Unfortunately, just like Adam and Eve, Israel’s leaders rebel against God, perpetuating evil and injustice. As a result, the temple is destroyed and the people are exiled from the land (e.g., Jeremiah 52:12-13).
Many years later, some people return to Jerusalem and rebuild the temple. However, the temple system quickly fell into corruption once again (e.g., Malachi 1:6-10). The Old Testament story ends with more questions than answers. Is it impossible for humanity to dwell with God as he intended?
God Who Tents Among Us
Just when we thought the story was coming to a tragic end, Jesus arrives on the scene. In fact, when the Gospel writer John describes Jesus, he states that “the Word became flesh and dwelt among us” (John 1:14). The special word he uses for “dwelt” is the Greek verbal equivalent of the noun used to describe the tent God commanded Moses to make (Exodus 25:8-9). Matthew, another Gospel writer, quotes Isaiah 7:14, claiming Jesus is Immanuel, meaning “God with us.” John and Matthew’s message is clear: Jesus is literally God with his people!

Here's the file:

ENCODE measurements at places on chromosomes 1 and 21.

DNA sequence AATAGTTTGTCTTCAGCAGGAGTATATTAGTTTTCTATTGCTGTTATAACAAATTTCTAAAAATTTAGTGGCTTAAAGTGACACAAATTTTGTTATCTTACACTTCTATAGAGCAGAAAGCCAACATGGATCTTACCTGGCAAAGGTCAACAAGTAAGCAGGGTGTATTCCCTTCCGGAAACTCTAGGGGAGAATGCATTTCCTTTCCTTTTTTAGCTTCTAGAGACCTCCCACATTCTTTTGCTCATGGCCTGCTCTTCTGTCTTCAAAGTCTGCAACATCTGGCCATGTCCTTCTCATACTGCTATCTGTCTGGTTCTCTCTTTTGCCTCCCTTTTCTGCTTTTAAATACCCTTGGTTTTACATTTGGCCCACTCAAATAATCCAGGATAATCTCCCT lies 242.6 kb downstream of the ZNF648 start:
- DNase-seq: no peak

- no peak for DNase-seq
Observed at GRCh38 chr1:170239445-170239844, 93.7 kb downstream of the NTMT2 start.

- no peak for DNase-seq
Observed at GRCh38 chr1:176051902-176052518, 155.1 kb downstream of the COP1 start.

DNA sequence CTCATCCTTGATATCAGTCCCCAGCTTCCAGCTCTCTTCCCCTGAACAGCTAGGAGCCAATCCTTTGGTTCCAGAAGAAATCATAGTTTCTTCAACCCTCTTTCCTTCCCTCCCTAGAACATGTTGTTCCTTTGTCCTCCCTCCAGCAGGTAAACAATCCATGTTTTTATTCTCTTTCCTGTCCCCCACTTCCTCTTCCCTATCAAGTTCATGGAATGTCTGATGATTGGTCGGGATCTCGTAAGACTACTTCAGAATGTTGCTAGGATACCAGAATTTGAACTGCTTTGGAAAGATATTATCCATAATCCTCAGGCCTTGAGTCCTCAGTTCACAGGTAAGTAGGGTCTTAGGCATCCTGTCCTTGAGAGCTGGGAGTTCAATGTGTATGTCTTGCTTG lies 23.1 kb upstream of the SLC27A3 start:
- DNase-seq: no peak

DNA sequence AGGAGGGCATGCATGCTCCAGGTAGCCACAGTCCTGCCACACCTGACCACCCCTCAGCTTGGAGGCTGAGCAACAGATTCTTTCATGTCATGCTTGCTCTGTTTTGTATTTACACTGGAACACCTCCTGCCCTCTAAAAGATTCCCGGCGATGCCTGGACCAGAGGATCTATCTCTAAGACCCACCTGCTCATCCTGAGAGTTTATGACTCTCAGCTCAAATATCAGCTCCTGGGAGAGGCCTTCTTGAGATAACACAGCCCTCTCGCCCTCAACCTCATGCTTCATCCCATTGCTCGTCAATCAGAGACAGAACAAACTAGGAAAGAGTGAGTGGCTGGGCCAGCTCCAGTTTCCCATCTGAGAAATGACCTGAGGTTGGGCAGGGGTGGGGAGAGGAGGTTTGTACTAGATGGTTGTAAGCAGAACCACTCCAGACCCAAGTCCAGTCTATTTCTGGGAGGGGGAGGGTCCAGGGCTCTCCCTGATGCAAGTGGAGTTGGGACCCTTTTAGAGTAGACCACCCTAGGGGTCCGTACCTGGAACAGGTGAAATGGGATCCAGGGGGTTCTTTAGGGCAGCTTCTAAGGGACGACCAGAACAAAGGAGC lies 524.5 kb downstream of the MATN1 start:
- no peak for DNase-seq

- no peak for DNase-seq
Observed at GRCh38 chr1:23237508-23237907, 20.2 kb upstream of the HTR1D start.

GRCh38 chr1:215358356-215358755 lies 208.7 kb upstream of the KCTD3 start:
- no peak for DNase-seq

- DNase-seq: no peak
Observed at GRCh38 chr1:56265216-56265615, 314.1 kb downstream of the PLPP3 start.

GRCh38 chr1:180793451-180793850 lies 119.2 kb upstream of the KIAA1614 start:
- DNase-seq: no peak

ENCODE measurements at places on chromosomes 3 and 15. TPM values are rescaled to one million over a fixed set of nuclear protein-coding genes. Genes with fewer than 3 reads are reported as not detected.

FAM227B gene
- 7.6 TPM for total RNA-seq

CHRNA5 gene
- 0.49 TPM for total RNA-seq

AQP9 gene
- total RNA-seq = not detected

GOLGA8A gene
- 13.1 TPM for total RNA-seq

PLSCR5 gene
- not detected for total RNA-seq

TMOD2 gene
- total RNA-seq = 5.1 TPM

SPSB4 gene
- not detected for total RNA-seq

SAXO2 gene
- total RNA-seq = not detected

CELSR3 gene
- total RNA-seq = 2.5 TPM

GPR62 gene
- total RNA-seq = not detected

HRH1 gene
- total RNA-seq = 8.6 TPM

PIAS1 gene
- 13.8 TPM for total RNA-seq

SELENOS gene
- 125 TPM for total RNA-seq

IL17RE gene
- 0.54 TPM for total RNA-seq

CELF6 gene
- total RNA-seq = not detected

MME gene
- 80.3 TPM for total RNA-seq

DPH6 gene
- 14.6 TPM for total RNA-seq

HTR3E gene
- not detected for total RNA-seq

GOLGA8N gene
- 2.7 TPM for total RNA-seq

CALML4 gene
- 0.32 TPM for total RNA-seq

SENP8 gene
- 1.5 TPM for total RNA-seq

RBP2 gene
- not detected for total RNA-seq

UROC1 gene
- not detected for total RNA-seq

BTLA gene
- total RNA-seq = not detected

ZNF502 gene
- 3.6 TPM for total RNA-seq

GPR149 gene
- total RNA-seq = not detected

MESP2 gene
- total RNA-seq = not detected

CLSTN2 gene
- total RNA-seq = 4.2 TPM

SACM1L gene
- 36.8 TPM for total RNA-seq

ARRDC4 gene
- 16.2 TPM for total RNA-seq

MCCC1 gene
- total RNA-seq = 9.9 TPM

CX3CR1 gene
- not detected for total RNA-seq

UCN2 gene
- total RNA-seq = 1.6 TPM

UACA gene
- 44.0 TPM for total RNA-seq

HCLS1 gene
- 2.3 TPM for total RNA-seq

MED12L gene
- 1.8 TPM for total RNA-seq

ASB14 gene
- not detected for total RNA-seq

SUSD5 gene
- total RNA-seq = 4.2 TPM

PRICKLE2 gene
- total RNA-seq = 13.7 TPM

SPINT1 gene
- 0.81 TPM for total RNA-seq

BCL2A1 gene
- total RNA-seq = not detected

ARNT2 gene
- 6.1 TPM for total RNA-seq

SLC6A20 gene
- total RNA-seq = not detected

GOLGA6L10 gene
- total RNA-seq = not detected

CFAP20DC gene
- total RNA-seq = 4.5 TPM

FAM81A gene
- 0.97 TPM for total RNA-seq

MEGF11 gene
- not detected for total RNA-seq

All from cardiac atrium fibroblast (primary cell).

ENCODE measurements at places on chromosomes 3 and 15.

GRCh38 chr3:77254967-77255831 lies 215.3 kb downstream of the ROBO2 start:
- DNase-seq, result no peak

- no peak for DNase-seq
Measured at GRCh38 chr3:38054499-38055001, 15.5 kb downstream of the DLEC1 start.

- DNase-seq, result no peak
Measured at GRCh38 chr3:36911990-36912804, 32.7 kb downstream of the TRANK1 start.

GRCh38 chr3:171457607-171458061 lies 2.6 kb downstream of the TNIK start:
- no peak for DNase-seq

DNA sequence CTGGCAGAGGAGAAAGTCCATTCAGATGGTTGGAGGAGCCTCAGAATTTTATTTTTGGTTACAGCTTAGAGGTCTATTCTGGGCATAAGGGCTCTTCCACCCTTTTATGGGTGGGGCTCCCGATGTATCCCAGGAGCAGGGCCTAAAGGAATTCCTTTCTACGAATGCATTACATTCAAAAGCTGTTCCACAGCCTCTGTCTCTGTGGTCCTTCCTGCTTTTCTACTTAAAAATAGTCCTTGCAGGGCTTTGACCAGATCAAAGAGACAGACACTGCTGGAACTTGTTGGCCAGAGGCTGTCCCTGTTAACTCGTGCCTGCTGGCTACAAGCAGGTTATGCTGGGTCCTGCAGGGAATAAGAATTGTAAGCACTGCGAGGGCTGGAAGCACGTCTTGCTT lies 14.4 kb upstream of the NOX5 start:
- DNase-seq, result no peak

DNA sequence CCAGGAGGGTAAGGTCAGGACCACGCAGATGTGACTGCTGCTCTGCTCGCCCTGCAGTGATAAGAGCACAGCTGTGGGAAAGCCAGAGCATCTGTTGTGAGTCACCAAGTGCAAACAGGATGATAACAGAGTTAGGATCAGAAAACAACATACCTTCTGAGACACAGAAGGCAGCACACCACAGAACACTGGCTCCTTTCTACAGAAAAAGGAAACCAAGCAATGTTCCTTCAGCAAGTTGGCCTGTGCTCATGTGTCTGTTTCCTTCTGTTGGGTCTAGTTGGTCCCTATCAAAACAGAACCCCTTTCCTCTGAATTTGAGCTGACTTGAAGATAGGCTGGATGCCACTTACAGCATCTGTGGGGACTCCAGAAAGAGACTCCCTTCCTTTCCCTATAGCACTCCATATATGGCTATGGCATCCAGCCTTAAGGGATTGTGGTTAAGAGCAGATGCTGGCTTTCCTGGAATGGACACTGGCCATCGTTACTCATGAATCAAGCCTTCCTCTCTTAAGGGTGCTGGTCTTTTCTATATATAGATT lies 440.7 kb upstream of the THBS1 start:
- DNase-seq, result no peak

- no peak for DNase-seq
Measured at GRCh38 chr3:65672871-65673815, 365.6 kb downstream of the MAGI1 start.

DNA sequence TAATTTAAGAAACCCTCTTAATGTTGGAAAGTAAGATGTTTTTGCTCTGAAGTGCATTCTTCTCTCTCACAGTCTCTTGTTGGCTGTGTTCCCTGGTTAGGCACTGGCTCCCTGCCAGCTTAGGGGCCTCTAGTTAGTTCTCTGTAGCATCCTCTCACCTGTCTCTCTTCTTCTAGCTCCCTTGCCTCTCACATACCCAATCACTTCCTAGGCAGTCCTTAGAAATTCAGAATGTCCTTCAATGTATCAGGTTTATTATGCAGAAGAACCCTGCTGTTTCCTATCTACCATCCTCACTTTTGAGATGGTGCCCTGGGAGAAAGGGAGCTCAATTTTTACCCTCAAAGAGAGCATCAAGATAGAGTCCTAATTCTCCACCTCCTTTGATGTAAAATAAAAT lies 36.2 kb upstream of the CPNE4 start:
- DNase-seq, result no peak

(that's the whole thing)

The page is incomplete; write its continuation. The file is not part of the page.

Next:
John goes on to record Jesus referring to his own body as the temple, saying that it will be destroyed but rebuilt in three days (John 2:19-21). At Jesus’ crucifixion the curtain that shielded the inner room of the temple is torn. What was the significance of this event? The author of Hebrews tells us that Jesus was the perfect sacrifice that accomplished what the temple in Jerusalem never could. Through Jesus’ sacrifice and victory, he made a way for God to not only dwell with his people, but for God to dwell in his people!
The People are the Temple
The New Testament writers continue to use temple language, but they are no longer concerned with a building. Incredibly, when they write about the temple, they talk about the people of God! The apostle Paul writes, “do you not know that your body is a Temple of the Holy Spirit within you” (1 Corinthians 6:19-20)?